, how we pay taxes, and who should be allowed to vote.
The Electoral College. Presidential elections are going to be scary events for both political parties as long as the outcome is determined by the Electoral College. It isn't just the all-or-nothing disposition of electoral votes that is wrong. Another problem is that votes in various states count a different amount toward each electoral vote.
The allocation of electoral votes for each state is determined by population as counted by the U.S. census. The census counts every dog and cat in the pound, so to speak. It doesn't just count registered voters. It doesn't count just U.S. citizens. It counts everybody. That big net scoops up adults, children, the demented, resident aliens, and illegal aliens. Every boatload of Haitians arriving in Florida makes that state more influential in the electoral college. Every Mexican sneaking into California, Arizona, New Mexico, or Texas gives those states more sway in our presidential elections.
That fact inspired me to calculate a figure that is never mentioned in elections, namely, the number of votes it takes to garner a single electoral vote in the various states. I took the number of votes accorded the winner in each state, and divided it by the total number of electoral votes for that state. What this shows is that there are wide disparities in how much each vote counts.
For example, in Massachusetts, it took the votes of 149,493 people to produce each of the 12 electoral votes Mr. Kerry received. In Alaska, Mr. Bush needed only 50,499 votes for each of the three electoral votes he won there.
Now consider the wide disparity in the two most populous states. Mr. Kerry got an electoral vote for every 98,548 votes cast for him in California. But Mr. Bush needed 132,039 votes to get each of the electoral votes he received in Texas. This phenomenon led to considerable distortion of the results. I totaled the popular vote for each candidate from the largest to the smallest states, and by the time each candidate had racked up just shy of 28 million votes (27,792,223 for Mr. Kerry and 27,877,777 for Mr. Bush), that had netted 227 electoral votes for Kerry but only 217 votes for Bush. Kerry led in the electoral count by 4.6% even though he trailed by 0.3% in the popular vote. Another thing that scares me is that winning just the 11 most populous states gives a candidate the election.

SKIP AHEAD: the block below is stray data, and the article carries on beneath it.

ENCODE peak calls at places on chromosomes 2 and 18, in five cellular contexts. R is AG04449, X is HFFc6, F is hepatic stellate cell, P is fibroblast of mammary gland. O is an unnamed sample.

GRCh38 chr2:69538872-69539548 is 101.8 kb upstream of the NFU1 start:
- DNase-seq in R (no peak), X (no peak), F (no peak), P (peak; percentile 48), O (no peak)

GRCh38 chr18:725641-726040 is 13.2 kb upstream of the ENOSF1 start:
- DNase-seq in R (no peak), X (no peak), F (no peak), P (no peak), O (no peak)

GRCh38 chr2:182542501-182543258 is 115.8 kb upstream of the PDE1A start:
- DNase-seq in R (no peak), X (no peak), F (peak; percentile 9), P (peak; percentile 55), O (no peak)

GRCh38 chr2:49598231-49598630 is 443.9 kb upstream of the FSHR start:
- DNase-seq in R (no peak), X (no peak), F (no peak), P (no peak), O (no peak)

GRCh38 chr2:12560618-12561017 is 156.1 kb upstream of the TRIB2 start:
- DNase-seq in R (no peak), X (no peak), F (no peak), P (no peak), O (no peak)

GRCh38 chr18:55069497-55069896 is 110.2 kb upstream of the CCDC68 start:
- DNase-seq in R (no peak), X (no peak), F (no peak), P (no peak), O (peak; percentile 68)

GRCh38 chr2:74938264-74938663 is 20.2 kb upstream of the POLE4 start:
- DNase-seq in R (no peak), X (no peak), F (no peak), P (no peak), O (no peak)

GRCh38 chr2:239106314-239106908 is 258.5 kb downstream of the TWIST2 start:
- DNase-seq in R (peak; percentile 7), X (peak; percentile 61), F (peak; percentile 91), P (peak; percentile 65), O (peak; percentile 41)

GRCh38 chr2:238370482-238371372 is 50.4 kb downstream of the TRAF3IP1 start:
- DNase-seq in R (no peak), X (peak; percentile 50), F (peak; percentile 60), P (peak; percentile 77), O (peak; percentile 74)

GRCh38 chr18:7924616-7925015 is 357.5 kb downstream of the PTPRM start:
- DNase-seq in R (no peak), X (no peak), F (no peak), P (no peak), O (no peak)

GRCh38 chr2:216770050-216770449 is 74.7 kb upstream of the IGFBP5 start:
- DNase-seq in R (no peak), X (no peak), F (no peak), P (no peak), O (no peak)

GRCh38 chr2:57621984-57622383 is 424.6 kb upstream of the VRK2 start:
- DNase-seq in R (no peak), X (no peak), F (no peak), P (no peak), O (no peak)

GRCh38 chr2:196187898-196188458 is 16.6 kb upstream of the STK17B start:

You have all seen the red-blue map of electoral vote by states, and anyone looking at it has to wonder how the last election turned out to be close. If you look at the redblue tally by counties, you have to wonder even more why the results weren't a blowout. The answer, of course, is that large cities dominate the allocation of electoral votes. It takes almost unanimous opposition in rural counties to overcome whichever way the vote goes in urban areas. To make matters worse, massive efforts to register new voters are mainly among the uninformed and unproductive populations who obediently vote as they are told by big-city political machines.
Local Taxes. Financially pressed cities have hit upon a reprehensible way to milk exorbitant income taxes out of people with no ballot-box protection. It works like this. A city council or the local electorate passes sky-high income taxes on people who work within the municipal boundaries. But they also include generous exemptions for people who are residents of the community. As a result, nonresidents pay, while residents don't. And there is nothing the nonresidents can do about it.
Remedial Actions. Three changes could rectify problems concerning both the electoral college and local-tax extortion. It is as follows: The winner of a presidential election should be by popular vote. Only citizens paying a positive income tax should be allowed to vote in a presidential election. In local elections, citizens should get a vote in every municipality in which they are taxed.
Ronald Khol, Editor